> who is this supposed to help....me or the printer? if there's one thing
    > i've learned over the years dealing with printers, it's that no one
    > gets it right. i've given them 4x5's with kodak color bars/grey scale.
    > i've sent them RAW files. even FPO's with sample prints that i liked.
    > they never get it right, and ultimately it requires a printer with a
    > "good eye and color sense" anyway.
    >
    > so this "adobe rgb". does it guarantee anything? does it help me to
    > quantify what i want? does it help the printer to be more faithful to
    > what i want?
    >

    No - it probably doesn't guarantee anything.
    If the printer is using a wet-process lab like a Fuji Frontier, there is
    very little (only saturated yellow) that is possible from the printer
    but outside sRGB colourspace yet inside aRGB colour space, so there is
    little to gain just from aRGB (unless you specialise in photos of
    daffodils?)
    As well as working in the same colourspace, then also you would need to
    edit and soft-proof with their printer profile embedded. This requires
    you to get everything right (monitor profile and your workflow) and for
    them to get things right (their profiles accurate, consistent
    operation/operators, fresh chemicals etc - you have to trust them)

    If you want to nail colour in your prints, then print your own on a
    higher end photo inkjet. Unfortunately, that does open up several
    other cans of worms...
     
    frederick, Aug 28, 2006
    #4
  5. <> wrote in message
    news:...
    SNIP
    > so this "adobe rgb". does it guarantee anything?


    It is a colorspace that allows to render saturated colors more
    accurately, especially intended for process printing but useful with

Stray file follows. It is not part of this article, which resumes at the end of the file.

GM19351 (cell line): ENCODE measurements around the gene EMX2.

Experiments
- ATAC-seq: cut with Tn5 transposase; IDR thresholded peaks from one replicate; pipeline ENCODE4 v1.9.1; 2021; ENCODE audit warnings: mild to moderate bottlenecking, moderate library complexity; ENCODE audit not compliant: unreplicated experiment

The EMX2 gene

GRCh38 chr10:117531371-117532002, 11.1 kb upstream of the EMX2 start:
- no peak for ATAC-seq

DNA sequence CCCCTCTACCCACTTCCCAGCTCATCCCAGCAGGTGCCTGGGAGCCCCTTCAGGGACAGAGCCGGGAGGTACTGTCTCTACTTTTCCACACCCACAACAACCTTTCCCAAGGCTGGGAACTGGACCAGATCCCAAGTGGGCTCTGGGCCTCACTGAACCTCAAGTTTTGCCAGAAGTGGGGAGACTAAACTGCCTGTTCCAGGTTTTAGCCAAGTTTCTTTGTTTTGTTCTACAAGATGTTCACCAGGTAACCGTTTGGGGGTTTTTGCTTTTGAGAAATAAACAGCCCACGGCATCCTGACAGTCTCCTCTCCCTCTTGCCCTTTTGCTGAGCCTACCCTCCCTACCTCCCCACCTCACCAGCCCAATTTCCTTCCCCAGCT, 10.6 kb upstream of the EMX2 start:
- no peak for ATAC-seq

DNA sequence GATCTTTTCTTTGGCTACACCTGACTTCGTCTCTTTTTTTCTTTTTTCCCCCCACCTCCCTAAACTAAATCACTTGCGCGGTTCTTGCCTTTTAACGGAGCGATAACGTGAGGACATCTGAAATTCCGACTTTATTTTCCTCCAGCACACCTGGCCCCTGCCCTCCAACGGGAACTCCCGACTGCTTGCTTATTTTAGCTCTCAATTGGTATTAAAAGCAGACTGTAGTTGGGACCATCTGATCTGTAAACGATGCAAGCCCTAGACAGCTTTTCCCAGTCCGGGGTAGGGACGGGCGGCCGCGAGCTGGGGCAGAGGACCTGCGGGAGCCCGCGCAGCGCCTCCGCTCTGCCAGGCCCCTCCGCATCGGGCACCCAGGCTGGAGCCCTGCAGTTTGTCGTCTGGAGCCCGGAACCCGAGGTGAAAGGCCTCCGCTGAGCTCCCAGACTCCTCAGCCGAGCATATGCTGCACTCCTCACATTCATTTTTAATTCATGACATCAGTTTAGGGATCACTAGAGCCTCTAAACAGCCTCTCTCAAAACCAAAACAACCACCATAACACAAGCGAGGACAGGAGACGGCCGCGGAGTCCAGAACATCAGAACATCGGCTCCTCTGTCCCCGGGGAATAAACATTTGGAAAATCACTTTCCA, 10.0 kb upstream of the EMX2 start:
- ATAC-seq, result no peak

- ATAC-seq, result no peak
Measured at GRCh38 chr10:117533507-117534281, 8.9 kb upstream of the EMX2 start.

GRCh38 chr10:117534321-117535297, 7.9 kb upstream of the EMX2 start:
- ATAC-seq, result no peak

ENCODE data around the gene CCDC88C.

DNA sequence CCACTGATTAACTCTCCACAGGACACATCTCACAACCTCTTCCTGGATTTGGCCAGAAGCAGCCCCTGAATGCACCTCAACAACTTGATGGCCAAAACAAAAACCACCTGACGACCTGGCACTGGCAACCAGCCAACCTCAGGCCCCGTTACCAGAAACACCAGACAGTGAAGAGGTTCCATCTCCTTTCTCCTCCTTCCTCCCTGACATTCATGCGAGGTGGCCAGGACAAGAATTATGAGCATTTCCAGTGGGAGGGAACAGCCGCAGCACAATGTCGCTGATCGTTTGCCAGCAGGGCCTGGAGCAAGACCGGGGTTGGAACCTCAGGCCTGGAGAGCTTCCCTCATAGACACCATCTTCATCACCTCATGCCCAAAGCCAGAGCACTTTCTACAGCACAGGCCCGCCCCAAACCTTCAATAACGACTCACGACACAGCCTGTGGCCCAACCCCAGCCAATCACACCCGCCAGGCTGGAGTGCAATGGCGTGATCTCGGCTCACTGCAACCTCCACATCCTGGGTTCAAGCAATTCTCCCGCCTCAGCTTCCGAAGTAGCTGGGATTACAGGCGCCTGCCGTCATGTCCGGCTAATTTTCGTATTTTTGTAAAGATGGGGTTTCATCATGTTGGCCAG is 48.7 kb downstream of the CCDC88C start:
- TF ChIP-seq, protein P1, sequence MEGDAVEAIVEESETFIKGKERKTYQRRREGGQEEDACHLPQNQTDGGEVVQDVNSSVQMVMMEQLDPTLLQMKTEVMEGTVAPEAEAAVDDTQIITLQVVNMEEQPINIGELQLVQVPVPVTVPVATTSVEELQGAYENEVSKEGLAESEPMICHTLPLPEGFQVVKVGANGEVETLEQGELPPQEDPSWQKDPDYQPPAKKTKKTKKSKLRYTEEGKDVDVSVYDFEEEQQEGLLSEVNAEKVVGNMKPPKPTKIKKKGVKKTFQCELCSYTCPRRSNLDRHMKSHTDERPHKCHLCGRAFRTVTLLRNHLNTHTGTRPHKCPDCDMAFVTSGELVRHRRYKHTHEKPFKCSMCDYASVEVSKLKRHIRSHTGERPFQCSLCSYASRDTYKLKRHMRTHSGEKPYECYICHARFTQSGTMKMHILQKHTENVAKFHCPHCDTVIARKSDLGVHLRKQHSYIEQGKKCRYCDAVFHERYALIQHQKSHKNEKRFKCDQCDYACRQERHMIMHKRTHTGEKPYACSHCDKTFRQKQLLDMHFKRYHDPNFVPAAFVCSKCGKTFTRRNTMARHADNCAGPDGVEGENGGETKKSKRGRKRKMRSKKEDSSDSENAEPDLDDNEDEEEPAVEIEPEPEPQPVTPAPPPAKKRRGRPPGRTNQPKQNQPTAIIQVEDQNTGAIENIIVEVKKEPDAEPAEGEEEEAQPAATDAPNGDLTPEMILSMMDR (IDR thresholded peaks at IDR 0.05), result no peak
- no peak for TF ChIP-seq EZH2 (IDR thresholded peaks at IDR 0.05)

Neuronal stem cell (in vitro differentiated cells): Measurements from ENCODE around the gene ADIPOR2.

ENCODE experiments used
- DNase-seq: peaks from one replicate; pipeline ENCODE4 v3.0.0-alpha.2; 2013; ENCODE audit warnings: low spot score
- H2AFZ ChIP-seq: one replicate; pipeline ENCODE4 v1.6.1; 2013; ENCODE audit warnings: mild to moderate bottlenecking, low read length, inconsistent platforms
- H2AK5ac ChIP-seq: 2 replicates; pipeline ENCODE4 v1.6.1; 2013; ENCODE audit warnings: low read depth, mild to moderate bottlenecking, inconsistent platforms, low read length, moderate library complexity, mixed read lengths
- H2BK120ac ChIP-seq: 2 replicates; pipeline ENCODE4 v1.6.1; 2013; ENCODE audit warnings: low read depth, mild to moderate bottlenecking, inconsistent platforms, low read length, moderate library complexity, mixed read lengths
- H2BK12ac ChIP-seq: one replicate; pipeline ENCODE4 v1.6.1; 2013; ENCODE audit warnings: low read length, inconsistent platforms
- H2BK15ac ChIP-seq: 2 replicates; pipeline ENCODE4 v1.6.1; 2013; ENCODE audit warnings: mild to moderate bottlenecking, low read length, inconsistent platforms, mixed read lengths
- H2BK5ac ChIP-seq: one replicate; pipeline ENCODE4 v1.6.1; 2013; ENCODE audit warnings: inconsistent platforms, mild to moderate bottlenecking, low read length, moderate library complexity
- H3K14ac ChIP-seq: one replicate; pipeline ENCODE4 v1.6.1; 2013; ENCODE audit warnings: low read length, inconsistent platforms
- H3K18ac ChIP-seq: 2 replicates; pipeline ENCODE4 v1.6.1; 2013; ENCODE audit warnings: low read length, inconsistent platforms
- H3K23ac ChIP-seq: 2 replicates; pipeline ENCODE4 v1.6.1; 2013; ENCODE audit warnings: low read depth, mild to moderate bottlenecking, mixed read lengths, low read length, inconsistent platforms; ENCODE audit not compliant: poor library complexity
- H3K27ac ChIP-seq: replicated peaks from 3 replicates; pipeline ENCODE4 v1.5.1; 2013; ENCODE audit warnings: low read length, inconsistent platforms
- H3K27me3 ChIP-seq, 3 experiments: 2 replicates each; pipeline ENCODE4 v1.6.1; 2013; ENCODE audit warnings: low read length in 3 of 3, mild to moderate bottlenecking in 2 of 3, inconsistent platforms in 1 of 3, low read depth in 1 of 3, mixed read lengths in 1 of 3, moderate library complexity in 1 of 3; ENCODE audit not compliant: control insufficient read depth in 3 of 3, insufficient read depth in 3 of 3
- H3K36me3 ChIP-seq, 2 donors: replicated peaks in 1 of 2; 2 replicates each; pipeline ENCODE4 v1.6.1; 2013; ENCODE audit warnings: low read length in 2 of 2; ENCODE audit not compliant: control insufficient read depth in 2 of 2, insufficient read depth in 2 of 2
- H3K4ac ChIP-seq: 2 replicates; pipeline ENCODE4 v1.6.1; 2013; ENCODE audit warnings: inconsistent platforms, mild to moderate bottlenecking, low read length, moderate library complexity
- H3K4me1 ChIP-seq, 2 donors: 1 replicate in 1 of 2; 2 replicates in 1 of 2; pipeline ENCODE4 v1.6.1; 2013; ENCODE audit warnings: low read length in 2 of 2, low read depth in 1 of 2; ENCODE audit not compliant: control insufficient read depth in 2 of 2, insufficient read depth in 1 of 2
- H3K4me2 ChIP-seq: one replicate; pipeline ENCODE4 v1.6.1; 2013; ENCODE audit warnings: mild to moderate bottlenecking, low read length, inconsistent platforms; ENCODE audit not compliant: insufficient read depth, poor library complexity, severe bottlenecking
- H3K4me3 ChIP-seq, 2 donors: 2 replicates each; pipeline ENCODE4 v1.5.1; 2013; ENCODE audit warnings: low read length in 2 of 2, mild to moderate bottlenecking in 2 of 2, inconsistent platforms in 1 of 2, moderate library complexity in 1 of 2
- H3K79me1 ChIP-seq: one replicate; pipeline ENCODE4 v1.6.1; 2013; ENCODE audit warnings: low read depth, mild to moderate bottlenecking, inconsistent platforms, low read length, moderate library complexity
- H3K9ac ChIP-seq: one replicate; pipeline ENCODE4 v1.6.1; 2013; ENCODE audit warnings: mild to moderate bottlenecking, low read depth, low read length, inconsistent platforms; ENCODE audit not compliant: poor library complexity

other printing technologies as well.

    > does it help me to quantify what i want?


    Not by itself.

    > does it help the printer to be more faithful to what i want?


    That depends on your combined skills in colormanagement.

    --
    Bart
     
    Bart van der Wolf, Aug 28, 2006
    #5
  6. Roy G Guest

    <> wrote in message
    news:...
    > "embedded adobe rgb"
    >
    > who is this supposed to help....me or the printer? if there's one thing
    > i've learned over the years dealing with printers, it's that no one
    > gets it right. i've given them 4x5's with kodak color bars/grey scale.
    > i've sent them RAW files. even FPO's with sample prints that i liked.
    > they never get it right, and ultimately it requires a printer with a
    > "good eye and color sense" anyway.
    >
    > so this "adobe rgb". does it guarantee anything? does it help me to
    > quantify what i want? does it help the printer to be more faithful to
    > what i want?



    This thread has so far been very informative about the existance of so many
    crackpot ideas relating to colour management.

    Adobe RGB is a Working Space Profile, it is one of many, and is supposed to
    have a colour Gamut similar to Inkjet Printers. sRGB is another Working
    Space Profile and is similar to the gamut of a Monitor.

    These Profiles are only part of Colour Management, and Device Profiles are
    also needed before any proper Colour Managed Workflow can be set up.

    Have a read at your Editing Program Help Files for Colour Management or ICC
    Profiles. If you can not find much info then that Program will not be able
    to use C.M.

    If you do not have a Colour Managed Workflow in place, then tagging Adobe
    RGB or sRGB or any other RGB onto your images is of no use whatsoever.

    Your Photo Lab will probably have a C. M. Workflow, and most of them use
    sRGB as their Workspace, simply because most of their work comes from P & S
    camera users, and most of those cameras only have sRGB.

    Roy G
     
    Roy G, Aug 28, 2006
    #6
  7. Joan Guest

    Roy, can you give us the next chapter? The one that explains what
    happens if we send Adobe RGB files to a mini lab.

    --
    Joan
    http://www.flickr.com/photos/joan-in-manly

    "Roy G" <> wrote in message
    news:9eBIg.24830$...
    : <> wrote in message
    : news:...
    : > "embedded adobe rgb"
    : >